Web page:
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Aspirin Use Tied to Longer Bladder, Breast Cancer Survival

However, aspirin use in older adults not tied to incidence of various cancer types

WEDNESDAY, Jan. 27, 2021 (HealthDay News) — Aspirin use may improve survival for bladder and breast cancer, according to a study published online Jan. 15 in JAMA Network Open.

Holli A. Loomans-Kropp, Ph.D., M.P.H., from the National Cancer Institute in Rockville, Maryland, and colleagues investigated the association of aspirin use with the risk for developing new cancers, as well as site-specific cancer-associated survival for bladder, breast, esophageal, gastric, pancreatic, and uterine cancers. The analysis included 139,896 individuals (mean age, 66.4 years) participating in the Prostate, Lung, Colorectal, and Ovarian Cancer Screening Trial (1993 to 2001).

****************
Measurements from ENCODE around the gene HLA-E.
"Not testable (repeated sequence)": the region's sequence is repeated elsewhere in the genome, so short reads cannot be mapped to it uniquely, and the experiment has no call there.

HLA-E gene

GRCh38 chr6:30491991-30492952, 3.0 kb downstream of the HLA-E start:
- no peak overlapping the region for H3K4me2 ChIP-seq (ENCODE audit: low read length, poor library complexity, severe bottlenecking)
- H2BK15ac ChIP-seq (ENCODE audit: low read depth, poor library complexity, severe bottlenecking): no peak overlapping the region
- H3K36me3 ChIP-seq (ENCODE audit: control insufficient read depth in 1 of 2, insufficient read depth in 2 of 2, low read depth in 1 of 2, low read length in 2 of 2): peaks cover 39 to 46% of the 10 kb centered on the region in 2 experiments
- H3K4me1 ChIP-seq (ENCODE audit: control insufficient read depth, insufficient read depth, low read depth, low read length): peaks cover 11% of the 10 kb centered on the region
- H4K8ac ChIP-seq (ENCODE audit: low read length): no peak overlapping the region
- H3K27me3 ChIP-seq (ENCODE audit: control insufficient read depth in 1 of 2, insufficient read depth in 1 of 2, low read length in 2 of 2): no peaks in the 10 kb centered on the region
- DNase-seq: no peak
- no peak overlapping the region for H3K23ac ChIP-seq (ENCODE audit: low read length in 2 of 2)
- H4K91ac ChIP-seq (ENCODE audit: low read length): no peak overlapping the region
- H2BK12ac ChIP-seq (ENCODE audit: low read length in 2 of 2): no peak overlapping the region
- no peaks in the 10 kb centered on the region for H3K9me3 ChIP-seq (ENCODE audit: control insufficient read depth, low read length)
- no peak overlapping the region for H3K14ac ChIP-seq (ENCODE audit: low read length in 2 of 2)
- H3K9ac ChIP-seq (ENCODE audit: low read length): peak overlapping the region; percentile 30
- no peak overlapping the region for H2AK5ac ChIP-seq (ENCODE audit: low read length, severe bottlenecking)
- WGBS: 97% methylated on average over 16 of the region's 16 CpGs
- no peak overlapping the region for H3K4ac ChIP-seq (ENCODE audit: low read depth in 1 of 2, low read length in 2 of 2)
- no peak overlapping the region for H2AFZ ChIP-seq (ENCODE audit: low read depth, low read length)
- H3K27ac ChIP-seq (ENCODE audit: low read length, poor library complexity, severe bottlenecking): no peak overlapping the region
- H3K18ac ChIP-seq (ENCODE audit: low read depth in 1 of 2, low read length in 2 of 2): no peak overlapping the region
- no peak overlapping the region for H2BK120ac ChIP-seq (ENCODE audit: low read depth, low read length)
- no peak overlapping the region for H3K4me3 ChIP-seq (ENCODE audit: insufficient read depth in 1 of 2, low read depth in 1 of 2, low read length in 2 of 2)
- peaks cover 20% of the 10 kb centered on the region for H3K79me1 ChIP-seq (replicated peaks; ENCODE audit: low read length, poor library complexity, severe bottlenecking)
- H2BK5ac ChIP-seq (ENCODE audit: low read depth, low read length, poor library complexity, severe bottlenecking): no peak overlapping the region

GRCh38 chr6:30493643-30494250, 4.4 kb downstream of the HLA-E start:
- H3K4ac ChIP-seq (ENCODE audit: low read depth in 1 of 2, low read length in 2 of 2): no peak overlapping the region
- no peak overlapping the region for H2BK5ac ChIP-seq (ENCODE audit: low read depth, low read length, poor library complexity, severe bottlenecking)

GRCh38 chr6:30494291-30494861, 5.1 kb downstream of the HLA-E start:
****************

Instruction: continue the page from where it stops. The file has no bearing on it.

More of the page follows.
The researchers found that aspirin use was not associated with the incidence of any studied cancer type. Aspirin use at least three times/week was associated with increased survival among patients with bladder (hazard ratio, 0.67) and breast (hazard ratio, 0.75) cancers. However, there was no survival benefit with esophageal, gastric, pancreatic, or uterine cancer. A similar association for bladder and breast cancer was seen for any aspirin use (hazard ratios, 0.75 and 0.79, respectively).

“The results presented here add to the accumulating evidence that aspirin may improve survival for some cancers,” the authors write.

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